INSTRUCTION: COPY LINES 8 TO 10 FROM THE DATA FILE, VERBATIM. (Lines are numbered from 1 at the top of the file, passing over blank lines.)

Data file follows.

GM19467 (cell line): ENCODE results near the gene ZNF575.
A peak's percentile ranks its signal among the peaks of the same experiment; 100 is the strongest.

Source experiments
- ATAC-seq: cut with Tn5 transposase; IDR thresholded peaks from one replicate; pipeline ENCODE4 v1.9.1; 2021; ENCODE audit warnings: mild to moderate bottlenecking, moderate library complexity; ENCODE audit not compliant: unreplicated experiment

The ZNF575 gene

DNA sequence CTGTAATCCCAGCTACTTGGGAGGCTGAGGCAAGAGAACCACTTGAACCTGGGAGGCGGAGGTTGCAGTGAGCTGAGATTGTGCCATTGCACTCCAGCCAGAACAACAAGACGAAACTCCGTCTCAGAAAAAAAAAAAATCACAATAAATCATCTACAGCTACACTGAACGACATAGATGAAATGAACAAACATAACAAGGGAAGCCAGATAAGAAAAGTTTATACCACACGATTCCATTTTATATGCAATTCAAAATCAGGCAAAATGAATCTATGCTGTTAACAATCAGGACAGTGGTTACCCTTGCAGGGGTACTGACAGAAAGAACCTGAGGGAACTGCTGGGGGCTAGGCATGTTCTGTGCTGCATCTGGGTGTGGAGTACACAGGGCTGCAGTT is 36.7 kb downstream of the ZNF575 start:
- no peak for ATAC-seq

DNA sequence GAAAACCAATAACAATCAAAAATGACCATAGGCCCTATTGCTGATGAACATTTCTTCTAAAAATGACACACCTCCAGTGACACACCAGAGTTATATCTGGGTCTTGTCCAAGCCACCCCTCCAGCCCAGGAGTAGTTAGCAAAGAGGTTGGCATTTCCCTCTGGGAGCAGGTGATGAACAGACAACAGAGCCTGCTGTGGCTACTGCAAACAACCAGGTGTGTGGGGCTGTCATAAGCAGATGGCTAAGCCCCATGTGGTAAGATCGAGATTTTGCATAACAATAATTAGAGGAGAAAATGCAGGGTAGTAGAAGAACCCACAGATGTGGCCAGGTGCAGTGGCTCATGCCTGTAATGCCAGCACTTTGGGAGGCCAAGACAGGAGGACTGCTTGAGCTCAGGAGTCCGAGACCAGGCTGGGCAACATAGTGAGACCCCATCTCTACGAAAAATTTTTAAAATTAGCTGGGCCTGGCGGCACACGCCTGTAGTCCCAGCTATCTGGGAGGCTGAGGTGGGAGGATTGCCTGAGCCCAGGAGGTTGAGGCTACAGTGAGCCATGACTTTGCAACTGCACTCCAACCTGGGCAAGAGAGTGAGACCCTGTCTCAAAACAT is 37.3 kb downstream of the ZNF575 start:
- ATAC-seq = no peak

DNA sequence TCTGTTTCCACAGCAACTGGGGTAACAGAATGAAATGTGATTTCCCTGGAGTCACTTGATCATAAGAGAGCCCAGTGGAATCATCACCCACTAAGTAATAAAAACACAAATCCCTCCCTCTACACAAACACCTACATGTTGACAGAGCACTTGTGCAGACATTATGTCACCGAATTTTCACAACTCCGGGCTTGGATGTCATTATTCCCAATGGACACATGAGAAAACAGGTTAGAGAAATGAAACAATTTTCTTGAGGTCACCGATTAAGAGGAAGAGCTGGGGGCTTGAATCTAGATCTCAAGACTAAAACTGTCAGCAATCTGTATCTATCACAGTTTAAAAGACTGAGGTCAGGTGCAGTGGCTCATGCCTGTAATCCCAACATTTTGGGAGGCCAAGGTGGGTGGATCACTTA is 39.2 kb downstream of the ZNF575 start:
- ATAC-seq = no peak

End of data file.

DNA sequence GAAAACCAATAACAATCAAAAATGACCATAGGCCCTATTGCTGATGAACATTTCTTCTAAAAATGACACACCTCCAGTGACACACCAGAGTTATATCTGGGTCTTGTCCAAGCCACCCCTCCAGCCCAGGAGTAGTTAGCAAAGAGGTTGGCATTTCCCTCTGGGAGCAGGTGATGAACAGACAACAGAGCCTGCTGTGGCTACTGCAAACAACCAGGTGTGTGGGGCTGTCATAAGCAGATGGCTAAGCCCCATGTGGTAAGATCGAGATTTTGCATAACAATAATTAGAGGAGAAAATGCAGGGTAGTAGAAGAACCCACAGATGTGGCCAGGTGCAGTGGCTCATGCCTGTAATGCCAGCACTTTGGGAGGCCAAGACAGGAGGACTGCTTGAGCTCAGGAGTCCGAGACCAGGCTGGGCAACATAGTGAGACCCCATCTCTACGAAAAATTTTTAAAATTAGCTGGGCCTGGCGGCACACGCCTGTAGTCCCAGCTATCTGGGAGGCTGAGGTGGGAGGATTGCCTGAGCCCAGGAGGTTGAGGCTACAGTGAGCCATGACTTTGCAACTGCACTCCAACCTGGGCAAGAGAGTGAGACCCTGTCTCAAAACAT is 37.3 kb downstream of the ZNF575 start:
- ATAC-seq = no peak

DNA sequence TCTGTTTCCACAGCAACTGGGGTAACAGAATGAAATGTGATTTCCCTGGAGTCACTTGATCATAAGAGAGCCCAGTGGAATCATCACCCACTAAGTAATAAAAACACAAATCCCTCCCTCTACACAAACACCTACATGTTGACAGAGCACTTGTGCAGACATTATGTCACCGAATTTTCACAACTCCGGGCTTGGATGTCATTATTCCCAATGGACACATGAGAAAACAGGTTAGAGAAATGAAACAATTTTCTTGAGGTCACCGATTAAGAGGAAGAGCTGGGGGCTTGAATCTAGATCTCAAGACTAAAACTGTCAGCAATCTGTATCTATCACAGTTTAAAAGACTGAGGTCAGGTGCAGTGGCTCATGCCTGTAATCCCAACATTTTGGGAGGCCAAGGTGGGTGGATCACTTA is 39.2 kb downstream of the ZNF575 start: